Happy New Year! I was not supposed to be in the pulpit with you this morning. But plans change, people get sick, and I find myself with you today on the first Sunday of a new year and a new decade. It is good to be with you. It is good to be with even though the news at the opening of this, what will perhaps be the most important decade in human history, is bitter and harsh. It is good to be with you precisely because it is when the news of the world is bitter and harsh that we need religious community the most.

The assassination of Iranian general Qasem Soleimani by a United States military drone strike on sovereign Iraqi soil has pushed the Middle East into crisis. Soleimani was killed alongside Abu Mahdi al-Muhandis, an Iraqi military leader whose political party controls almost fifty seats in the Iraqi Parliament. These illegal acts of war violate both international law and the United States War Powers Act. They may lead to war between the United States and Iran. They have already led to further destabilization of the Middle East. Hundreds of people will almost certainly be killed because of the decision of the President of the United States to authorize Soleimani’s illegal political assassination. Thousands or tens of thousands or possibly even hundreds of thousands of people will die horrible violent deaths if this country goes to war with Iran.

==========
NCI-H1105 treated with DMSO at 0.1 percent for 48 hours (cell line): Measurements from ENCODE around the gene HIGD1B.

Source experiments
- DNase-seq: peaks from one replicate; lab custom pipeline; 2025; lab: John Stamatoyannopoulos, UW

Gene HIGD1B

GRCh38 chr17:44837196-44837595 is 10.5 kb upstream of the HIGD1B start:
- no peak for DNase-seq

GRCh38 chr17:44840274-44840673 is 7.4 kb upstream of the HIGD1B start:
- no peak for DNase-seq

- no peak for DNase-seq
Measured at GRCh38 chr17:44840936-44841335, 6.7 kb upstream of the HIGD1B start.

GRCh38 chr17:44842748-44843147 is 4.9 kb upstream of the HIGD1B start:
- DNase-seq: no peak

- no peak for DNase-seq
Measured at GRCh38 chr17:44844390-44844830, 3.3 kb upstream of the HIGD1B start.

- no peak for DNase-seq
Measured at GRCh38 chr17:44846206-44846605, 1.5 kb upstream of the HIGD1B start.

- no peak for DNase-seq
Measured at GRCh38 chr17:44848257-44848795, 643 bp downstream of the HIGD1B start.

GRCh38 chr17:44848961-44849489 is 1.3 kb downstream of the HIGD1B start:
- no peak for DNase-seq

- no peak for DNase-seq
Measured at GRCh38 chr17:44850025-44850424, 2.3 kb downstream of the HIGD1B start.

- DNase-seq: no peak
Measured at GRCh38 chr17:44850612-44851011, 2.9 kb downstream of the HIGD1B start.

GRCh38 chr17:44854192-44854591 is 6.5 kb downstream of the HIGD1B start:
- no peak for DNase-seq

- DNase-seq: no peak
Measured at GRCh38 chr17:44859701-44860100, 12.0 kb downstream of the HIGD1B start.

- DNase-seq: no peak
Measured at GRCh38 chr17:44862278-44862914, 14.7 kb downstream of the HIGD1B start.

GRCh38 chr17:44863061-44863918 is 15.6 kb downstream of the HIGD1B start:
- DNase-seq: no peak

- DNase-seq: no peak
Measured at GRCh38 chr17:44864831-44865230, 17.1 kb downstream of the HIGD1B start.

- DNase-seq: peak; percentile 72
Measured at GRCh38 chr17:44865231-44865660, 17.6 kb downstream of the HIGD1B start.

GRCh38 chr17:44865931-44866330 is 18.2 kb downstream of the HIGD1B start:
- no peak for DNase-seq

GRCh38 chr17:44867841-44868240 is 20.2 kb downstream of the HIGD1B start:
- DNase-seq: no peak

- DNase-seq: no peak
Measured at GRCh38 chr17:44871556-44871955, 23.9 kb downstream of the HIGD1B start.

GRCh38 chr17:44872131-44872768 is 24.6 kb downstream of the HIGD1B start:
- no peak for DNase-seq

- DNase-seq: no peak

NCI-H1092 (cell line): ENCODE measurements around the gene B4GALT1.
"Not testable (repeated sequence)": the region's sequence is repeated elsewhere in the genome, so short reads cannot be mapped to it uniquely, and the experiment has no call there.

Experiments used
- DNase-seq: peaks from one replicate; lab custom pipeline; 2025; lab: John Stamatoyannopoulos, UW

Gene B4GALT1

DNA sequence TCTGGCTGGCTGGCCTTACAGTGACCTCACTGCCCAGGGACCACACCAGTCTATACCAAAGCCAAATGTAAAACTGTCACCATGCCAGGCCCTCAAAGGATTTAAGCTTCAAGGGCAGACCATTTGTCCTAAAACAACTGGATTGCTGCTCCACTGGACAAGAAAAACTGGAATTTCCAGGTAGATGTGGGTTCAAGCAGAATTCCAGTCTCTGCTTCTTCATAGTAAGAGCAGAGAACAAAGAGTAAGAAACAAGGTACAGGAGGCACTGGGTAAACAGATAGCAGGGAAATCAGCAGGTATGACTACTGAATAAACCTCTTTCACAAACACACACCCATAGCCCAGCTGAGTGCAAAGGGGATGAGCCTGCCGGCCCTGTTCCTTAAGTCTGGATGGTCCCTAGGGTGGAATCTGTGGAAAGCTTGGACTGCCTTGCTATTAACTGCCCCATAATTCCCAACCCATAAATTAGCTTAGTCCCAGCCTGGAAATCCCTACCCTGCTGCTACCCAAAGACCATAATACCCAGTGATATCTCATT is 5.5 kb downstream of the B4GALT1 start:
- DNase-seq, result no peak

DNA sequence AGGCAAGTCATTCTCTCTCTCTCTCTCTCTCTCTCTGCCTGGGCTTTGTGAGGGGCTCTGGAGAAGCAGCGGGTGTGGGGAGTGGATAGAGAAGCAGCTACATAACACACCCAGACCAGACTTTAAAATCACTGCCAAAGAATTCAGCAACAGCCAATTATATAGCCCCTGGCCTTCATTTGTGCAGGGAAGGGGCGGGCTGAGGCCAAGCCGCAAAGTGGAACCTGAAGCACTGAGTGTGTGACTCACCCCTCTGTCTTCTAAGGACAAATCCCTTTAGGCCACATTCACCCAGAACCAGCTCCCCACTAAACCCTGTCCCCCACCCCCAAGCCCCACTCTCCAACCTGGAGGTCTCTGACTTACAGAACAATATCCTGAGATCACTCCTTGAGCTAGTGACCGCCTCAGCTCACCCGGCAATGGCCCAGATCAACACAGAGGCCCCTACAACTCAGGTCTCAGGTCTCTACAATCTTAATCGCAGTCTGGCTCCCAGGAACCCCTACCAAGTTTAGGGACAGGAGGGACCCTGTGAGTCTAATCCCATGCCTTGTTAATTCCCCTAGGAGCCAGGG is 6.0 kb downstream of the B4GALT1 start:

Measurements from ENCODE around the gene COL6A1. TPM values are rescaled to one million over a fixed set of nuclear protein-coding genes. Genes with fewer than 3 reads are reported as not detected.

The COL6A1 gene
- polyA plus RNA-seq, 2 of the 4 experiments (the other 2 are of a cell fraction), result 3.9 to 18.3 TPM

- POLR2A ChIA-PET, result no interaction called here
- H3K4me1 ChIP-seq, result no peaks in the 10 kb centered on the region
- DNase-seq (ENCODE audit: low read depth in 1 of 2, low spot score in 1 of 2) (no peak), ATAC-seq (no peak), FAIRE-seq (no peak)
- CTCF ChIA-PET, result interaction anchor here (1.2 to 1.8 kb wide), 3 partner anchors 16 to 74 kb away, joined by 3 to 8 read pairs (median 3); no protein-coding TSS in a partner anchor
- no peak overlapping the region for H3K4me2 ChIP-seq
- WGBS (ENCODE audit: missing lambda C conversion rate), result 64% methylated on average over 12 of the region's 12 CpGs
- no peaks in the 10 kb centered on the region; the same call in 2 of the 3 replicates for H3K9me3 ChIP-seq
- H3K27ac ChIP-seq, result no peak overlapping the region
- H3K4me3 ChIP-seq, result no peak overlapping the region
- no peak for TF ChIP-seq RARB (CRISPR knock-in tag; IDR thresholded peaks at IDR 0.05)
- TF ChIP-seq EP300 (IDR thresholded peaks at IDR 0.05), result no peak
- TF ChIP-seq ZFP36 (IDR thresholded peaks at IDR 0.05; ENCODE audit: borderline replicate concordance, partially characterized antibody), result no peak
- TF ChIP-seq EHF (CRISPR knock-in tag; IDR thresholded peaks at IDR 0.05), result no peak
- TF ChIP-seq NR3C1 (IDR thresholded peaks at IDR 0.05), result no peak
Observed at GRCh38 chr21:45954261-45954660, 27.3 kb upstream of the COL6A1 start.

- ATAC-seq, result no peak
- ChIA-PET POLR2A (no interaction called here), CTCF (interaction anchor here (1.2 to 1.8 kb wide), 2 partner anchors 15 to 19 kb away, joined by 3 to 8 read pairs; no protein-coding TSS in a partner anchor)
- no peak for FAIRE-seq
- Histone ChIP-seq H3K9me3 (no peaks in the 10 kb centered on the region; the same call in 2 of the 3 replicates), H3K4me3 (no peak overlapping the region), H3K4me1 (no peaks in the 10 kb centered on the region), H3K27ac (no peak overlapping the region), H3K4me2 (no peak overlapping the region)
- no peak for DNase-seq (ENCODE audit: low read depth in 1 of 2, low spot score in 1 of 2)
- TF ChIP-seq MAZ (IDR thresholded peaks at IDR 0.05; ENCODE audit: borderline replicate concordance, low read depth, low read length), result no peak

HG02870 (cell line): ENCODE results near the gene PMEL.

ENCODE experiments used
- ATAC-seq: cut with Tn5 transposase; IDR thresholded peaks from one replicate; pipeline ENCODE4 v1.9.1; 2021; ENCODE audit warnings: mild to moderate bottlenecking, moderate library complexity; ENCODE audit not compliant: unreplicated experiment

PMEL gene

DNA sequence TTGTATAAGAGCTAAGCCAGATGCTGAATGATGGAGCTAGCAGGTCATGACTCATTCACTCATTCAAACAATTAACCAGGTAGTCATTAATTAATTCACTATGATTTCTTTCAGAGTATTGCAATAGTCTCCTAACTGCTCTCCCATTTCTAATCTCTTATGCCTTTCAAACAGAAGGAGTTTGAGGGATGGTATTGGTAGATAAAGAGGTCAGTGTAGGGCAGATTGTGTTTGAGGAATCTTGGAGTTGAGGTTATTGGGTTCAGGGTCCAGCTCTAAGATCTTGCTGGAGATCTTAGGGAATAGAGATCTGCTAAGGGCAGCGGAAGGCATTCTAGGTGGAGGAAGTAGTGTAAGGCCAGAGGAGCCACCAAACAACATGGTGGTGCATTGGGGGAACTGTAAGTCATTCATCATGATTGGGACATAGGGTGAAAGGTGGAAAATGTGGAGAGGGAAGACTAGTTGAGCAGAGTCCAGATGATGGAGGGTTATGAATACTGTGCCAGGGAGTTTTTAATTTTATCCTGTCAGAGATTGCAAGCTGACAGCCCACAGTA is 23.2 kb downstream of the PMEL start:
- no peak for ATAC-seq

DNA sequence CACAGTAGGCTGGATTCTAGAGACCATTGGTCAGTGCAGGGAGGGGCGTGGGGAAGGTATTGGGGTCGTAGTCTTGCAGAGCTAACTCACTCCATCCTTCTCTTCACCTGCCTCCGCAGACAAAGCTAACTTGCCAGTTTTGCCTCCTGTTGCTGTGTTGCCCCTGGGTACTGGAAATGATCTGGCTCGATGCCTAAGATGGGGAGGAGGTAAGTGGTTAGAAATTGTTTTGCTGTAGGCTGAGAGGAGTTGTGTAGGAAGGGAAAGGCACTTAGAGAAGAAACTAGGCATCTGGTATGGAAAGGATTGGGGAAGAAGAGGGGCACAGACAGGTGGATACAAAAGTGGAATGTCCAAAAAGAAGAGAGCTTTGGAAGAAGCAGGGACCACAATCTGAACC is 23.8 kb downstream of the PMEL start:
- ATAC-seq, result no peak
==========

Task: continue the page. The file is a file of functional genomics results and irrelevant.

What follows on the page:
I cannot help but wonder about the timing of the President’s decision to have Soleimani killed. He will soon be on trial in the Senate. The House has passed two articles of impeachment and he could, theoretically, be removed from office. Of course, there is every sign that his allies in the Senate will prevent witnesses from being called or from a serious trial taking place. The Senate Majority Leader even claims that he is coordinating the trial with the White House in order to facilitate a speedy acquittal. The position of the President’s Senatorial allies is clearly concerning. In his year-end report Chief Justice John Roberts, Jr., warned “we have come to take democracy for granted.” Roberts will oversee the trial in the Senate. It appears that the Senate Majority Leader’s position has him worried about his ability “to do our best to maintain the public’s trust that we are faithfully discharging our solemn obligation to equal justice under law.”